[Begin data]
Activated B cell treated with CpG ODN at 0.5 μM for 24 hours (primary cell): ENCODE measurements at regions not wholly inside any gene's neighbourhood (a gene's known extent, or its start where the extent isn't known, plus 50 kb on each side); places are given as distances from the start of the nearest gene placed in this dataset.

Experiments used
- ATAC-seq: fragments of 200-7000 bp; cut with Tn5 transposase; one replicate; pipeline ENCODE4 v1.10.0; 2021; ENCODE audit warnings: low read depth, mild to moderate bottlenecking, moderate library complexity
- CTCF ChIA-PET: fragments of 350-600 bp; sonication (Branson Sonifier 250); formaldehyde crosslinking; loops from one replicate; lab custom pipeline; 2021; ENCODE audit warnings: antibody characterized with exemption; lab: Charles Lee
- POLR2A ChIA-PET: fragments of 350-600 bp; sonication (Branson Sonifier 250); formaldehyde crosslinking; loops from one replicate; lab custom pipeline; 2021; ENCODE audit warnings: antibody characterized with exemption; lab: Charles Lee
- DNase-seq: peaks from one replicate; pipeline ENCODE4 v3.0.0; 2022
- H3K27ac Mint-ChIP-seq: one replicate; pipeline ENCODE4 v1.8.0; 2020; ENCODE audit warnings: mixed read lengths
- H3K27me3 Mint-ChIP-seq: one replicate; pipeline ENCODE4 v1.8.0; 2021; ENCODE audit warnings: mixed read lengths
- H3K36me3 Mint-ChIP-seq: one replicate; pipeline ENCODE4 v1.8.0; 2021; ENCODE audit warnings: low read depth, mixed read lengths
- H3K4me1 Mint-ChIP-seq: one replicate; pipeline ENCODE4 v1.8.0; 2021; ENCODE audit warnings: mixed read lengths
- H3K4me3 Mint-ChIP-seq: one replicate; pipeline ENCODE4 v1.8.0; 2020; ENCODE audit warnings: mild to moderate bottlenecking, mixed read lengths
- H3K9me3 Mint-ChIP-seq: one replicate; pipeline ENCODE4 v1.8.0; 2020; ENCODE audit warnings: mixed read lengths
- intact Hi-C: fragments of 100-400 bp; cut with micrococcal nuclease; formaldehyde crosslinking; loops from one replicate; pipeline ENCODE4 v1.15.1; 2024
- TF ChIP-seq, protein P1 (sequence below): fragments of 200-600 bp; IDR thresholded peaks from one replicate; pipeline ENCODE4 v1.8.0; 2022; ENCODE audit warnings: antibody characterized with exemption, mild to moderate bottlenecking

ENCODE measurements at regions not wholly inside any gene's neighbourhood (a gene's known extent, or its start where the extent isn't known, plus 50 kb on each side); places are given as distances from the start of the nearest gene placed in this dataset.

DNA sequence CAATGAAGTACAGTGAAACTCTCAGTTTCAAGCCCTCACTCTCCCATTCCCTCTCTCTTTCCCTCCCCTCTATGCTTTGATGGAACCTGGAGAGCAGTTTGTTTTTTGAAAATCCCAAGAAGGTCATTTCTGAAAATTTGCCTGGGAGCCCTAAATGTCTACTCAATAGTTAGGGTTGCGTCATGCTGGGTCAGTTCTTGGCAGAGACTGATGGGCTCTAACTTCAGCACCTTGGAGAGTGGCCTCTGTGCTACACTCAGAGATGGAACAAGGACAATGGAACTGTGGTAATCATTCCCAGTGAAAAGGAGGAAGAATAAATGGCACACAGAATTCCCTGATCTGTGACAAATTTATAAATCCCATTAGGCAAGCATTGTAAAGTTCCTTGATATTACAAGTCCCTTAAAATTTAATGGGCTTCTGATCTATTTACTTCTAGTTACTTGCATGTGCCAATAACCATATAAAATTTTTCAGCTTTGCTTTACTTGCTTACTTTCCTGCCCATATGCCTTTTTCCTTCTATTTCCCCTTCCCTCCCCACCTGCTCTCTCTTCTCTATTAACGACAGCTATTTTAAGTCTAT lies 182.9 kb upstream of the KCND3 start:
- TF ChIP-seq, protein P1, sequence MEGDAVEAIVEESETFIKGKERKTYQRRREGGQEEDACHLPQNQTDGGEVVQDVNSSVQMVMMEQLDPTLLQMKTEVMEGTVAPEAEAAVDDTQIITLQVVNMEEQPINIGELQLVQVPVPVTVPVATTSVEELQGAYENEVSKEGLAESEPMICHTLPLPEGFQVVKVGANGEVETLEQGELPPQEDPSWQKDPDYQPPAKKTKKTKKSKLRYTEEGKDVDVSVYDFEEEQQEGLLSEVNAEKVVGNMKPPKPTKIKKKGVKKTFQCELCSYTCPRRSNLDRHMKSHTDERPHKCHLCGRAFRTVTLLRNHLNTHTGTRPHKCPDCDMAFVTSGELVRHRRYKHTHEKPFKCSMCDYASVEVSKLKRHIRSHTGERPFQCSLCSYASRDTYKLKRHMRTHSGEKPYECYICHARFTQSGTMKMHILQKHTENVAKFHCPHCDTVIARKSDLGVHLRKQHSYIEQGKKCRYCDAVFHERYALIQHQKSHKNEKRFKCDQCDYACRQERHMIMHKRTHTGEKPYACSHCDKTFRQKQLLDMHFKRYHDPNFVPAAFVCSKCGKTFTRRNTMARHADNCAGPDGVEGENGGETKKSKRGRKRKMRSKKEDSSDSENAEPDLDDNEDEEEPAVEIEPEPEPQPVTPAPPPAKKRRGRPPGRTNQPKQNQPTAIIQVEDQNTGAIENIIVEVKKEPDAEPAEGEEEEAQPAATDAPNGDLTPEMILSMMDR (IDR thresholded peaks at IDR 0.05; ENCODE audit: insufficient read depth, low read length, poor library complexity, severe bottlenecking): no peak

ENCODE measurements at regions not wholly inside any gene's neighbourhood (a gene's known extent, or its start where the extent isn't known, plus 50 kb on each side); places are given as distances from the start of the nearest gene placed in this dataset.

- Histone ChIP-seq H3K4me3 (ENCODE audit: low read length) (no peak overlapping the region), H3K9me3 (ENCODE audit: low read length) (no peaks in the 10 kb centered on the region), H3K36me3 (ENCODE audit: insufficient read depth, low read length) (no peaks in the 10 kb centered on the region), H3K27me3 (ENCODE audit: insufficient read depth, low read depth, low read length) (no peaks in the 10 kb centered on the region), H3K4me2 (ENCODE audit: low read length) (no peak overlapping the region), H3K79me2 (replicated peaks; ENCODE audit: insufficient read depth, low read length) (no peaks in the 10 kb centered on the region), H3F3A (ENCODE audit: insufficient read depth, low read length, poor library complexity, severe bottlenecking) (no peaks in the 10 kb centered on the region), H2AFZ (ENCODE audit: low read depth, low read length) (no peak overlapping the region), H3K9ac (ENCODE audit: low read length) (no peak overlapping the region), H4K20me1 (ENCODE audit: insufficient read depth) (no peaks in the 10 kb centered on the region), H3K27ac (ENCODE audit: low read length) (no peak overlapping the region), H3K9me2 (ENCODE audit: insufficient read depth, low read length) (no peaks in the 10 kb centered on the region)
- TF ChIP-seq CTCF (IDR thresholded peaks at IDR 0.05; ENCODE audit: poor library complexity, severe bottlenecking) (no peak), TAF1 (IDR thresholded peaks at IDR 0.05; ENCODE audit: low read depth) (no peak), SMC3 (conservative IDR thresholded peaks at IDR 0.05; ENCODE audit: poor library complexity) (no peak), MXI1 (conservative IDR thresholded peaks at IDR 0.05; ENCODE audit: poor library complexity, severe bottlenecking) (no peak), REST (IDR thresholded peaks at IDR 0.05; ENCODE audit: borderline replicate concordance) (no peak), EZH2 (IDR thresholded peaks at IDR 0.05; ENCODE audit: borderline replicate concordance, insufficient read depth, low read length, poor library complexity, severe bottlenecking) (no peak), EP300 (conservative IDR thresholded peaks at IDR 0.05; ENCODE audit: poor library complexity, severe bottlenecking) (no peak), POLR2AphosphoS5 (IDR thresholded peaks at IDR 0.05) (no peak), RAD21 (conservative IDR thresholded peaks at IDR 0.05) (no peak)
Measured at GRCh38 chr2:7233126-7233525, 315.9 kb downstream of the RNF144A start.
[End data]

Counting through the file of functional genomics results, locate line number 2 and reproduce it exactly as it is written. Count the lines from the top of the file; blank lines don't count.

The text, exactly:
Experiments used